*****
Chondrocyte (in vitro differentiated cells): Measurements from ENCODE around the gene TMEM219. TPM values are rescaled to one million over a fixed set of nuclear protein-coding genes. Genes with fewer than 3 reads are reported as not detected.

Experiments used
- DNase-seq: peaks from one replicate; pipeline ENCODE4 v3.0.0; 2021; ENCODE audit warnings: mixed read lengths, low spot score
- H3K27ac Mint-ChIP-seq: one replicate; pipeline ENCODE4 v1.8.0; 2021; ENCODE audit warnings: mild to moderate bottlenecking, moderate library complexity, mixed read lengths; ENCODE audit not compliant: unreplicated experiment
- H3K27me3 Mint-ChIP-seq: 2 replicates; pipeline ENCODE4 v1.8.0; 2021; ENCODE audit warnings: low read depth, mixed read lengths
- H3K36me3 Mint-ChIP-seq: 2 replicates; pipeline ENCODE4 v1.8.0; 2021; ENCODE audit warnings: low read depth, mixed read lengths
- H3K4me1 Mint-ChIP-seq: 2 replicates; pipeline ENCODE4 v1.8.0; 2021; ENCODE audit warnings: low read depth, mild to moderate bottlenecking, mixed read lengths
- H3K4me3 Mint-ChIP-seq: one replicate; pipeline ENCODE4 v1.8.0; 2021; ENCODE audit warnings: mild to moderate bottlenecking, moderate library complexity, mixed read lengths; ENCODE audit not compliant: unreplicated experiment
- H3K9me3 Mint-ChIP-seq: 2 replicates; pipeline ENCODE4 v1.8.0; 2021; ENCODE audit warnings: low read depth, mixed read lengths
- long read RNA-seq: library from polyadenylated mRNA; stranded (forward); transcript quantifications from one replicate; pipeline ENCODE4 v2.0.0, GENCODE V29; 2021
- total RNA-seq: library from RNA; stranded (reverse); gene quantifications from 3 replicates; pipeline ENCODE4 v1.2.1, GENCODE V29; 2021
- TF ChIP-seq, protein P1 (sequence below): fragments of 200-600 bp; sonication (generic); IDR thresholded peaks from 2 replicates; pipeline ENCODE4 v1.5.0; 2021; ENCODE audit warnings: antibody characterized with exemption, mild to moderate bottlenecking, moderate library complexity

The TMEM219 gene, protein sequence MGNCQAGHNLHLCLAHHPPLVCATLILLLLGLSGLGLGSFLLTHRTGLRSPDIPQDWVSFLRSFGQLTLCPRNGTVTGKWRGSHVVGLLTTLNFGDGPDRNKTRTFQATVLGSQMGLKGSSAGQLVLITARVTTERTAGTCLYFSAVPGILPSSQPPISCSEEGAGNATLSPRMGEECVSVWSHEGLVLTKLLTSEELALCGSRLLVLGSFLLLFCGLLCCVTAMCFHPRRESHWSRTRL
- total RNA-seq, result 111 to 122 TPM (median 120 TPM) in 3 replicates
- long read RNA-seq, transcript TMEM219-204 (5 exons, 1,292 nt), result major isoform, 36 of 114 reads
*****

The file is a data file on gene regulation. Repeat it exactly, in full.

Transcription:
Chondrocyte (in vitro differentiated cells): Measurements from ENCODE around the gene TMEM219. TPM values are rescaled to one million over a fixed set of nuclear protein-coding genes. Genes with fewer than 3 reads are reported as not detected.

Experiments used
- DNase-seq: peaks from one replicate; pipeline ENCODE4 v3.0.0; 2021; ENCODE audit warnings: mixed read lengths, low spot score
- H3K27ac Mint-ChIP-seq: one replicate; pipeline ENCODE4 v1.8.0; 2021; ENCODE audit warnings: mild to moderate bottlenecking, moderate library complexity, mixed read lengths; ENCODE audit not compliant: unreplicated experiment
- H3K27me3 Mint-ChIP-seq: 2 replicates; pipeline ENCODE4 v1.8.0; 2021; ENCODE audit warnings: low read depth, mixed read lengths
- H3K36me3 Mint-ChIP-seq: 2 replicates; pipeline ENCODE4 v1.8.0; 2021; ENCODE audit warnings: low read depth, mixed read lengths
- H3K4me1 Mint-ChIP-seq: 2 replicates; pipeline ENCODE4 v1.8.0; 2021; ENCODE audit warnings: low read depth, mild to moderate bottlenecking, mixed read lengths
- H3K4me3 Mint-ChIP-seq: one replicate; pipeline ENCODE4 v1.8.0; 2021; ENCODE audit warnings: mild to moderate bottlenecking, moderate library complexity, mixed read lengths; ENCODE audit not compliant: unreplicated experiment
- H3K9me3 Mint-ChIP-seq: 2 replicates; pipeline ENCODE4 v1.8.0; 2021; ENCODE audit warnings: low read depth, mixed read lengths
- long read RNA-seq: library from polyadenylated mRNA; stranded (forward); transcript quantifications from one replicate; pipeline ENCODE4 v2.0.0, GENCODE V29; 2021
- total RNA-seq: library from RNA; stranded (reverse); gene quantifications from 3 replicates; pipeline ENCODE4 v1.2.1, GENCODE V29; 2021
- TF ChIP-seq, protein P1 (sequence below): fragments of 200-600 bp; sonication (generic); IDR thresholded peaks from 2 replicates; pipeline ENCODE4 v1.5.0; 2021; ENCODE audit warnings: antibody characterized with exemption, mild to moderate bottlenecking, moderate library complexity

The TMEM219 gene, protein sequence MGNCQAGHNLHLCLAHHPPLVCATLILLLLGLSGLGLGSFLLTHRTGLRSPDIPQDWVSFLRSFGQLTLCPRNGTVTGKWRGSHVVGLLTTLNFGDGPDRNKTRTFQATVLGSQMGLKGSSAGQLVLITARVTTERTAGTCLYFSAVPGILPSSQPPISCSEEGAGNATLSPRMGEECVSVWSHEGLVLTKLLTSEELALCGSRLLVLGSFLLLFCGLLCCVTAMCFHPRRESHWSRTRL
- total RNA-seq, result 111 to 122 TPM (median 120 TPM) in 3 replicates
- long read RNA-seq, transcript TMEM219-204 (5 exons, 1,292 nt), result major isoform, 36 of 114 reads